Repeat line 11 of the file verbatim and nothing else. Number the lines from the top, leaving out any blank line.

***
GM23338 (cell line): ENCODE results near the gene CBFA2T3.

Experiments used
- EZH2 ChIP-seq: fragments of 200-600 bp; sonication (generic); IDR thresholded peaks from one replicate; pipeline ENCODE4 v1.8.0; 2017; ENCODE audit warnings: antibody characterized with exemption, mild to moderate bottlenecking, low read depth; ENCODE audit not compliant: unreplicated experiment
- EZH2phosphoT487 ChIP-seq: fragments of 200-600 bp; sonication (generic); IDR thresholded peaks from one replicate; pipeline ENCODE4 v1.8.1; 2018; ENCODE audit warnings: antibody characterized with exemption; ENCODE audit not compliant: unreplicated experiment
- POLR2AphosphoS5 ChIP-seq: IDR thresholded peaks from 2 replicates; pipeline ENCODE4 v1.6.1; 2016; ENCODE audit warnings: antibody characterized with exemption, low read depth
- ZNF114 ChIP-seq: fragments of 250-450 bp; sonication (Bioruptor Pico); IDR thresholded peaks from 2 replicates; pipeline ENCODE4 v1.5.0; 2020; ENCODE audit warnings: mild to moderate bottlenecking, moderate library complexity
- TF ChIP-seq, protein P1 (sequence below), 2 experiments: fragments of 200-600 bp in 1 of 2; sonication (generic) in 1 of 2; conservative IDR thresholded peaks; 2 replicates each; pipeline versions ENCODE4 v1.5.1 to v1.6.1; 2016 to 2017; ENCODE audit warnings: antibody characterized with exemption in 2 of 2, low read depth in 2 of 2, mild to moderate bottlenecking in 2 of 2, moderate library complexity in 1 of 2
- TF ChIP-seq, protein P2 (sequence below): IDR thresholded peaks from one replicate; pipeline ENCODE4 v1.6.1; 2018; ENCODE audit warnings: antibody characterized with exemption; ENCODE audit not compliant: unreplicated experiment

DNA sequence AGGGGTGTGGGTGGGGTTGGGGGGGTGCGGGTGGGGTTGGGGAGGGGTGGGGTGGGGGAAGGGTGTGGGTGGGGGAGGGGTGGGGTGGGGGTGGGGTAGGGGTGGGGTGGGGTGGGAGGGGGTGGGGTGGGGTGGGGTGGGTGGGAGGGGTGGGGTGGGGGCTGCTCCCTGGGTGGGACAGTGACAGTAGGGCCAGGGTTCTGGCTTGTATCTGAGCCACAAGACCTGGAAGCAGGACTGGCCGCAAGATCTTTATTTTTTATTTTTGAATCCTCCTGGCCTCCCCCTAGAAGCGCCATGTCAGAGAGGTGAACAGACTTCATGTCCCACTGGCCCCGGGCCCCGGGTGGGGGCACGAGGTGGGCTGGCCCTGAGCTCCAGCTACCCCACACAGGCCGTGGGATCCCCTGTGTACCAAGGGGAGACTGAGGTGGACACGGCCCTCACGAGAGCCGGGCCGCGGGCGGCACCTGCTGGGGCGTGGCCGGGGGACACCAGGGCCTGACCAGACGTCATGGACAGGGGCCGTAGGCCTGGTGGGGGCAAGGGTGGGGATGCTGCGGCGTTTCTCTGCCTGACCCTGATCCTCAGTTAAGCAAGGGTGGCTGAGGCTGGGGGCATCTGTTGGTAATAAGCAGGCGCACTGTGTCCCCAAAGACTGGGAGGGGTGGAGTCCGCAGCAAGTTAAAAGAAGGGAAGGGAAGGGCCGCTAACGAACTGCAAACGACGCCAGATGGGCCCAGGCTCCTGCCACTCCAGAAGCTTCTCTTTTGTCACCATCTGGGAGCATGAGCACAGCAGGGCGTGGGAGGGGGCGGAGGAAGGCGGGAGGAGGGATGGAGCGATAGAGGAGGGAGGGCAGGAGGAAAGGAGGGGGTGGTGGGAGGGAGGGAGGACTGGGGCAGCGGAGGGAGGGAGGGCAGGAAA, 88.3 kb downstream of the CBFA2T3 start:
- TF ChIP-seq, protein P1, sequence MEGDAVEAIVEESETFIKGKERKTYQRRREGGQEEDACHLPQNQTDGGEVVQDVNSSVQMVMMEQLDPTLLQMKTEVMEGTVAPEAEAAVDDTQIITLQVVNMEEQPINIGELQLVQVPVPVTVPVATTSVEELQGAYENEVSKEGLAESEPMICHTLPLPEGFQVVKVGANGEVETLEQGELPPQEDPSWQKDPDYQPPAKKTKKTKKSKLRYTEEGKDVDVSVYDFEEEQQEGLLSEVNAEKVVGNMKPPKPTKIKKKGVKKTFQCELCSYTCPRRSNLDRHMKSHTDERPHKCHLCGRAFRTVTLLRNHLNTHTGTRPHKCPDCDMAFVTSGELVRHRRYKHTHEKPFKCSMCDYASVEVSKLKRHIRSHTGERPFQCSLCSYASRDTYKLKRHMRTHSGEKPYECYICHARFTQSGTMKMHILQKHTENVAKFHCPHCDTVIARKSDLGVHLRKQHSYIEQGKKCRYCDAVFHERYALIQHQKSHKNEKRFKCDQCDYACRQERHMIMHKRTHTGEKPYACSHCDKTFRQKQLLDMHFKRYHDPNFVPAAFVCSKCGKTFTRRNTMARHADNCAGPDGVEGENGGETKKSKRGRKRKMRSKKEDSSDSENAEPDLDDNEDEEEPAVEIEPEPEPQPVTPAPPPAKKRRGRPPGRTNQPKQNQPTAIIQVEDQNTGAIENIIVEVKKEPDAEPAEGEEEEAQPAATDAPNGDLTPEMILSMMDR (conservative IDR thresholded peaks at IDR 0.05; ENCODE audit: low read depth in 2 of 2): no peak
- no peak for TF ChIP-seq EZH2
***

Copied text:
- no peak for TF ChIP-seq EZH2